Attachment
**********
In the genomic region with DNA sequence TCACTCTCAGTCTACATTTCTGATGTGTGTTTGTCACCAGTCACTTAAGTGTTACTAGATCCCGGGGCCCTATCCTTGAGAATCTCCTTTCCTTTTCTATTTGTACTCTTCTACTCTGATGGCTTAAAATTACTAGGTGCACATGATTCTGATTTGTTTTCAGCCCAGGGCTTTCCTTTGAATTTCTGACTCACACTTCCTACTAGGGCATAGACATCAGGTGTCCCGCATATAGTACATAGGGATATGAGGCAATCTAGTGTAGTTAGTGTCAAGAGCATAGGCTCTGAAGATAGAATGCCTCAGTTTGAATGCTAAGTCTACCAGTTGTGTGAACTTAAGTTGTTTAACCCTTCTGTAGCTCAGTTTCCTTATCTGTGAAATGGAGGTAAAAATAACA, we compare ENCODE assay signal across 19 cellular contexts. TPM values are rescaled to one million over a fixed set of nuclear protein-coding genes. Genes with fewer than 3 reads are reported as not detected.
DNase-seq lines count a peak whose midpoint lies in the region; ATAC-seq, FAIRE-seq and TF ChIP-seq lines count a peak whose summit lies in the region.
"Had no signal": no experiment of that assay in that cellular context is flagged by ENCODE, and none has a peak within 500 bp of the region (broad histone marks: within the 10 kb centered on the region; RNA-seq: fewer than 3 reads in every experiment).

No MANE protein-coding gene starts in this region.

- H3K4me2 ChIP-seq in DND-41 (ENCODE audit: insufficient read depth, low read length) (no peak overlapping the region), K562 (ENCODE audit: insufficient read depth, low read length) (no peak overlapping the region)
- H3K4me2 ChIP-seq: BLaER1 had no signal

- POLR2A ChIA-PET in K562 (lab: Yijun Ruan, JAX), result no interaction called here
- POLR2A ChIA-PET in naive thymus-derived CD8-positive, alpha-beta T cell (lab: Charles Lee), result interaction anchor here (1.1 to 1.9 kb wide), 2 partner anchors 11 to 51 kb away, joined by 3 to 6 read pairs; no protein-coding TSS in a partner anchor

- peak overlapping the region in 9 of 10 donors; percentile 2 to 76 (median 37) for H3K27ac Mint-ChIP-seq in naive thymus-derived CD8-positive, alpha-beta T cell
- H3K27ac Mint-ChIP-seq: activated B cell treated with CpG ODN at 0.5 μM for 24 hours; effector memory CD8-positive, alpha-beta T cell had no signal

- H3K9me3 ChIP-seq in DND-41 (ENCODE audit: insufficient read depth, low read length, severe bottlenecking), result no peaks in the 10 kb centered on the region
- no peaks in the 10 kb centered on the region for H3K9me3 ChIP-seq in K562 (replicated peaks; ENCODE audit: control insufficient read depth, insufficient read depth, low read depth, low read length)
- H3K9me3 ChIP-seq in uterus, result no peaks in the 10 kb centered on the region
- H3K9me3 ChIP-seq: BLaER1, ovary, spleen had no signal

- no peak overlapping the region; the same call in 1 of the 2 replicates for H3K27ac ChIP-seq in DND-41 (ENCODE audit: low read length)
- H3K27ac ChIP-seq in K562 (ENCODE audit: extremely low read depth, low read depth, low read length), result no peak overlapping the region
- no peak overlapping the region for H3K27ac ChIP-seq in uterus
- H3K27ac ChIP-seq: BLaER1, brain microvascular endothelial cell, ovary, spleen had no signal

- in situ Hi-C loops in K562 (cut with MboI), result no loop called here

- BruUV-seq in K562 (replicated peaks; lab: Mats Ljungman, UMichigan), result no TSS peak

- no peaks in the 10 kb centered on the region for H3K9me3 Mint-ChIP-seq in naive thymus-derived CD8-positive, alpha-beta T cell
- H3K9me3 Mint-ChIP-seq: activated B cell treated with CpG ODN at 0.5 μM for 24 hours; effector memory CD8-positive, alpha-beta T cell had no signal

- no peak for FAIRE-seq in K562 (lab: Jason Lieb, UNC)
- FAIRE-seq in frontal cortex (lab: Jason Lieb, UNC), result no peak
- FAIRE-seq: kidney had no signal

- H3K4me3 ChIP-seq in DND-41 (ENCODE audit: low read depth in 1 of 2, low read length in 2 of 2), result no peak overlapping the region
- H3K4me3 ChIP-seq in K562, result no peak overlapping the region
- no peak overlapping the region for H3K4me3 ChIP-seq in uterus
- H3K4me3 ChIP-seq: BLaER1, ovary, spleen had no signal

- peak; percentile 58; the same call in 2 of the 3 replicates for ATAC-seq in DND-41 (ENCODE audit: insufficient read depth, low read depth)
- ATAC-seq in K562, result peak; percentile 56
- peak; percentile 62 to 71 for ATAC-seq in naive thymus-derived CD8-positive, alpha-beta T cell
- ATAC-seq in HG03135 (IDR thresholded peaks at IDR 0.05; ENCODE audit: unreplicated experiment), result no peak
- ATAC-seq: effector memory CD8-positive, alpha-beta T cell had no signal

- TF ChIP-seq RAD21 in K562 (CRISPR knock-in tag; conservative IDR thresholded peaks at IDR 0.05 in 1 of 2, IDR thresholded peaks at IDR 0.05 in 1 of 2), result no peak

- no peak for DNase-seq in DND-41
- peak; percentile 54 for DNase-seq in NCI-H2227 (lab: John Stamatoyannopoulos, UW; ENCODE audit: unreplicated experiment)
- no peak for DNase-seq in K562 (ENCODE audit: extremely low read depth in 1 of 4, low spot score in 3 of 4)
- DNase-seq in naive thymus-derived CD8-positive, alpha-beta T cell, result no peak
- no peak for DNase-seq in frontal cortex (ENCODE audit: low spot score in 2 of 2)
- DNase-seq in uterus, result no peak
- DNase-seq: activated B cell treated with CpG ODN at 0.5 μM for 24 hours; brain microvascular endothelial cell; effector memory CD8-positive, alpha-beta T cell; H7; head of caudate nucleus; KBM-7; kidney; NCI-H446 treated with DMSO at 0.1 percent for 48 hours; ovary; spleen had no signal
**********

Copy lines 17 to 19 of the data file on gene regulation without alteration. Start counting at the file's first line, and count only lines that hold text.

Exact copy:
- no peak overlapping the region for H3K27ac ChIP-seq in uterus
- H3K27ac ChIP-seq: BLaER1, brain microvascular endothelial cell, ovary, spleen had no signal

- in situ Hi-C loops in K562 (cut with MboI), result no loop called here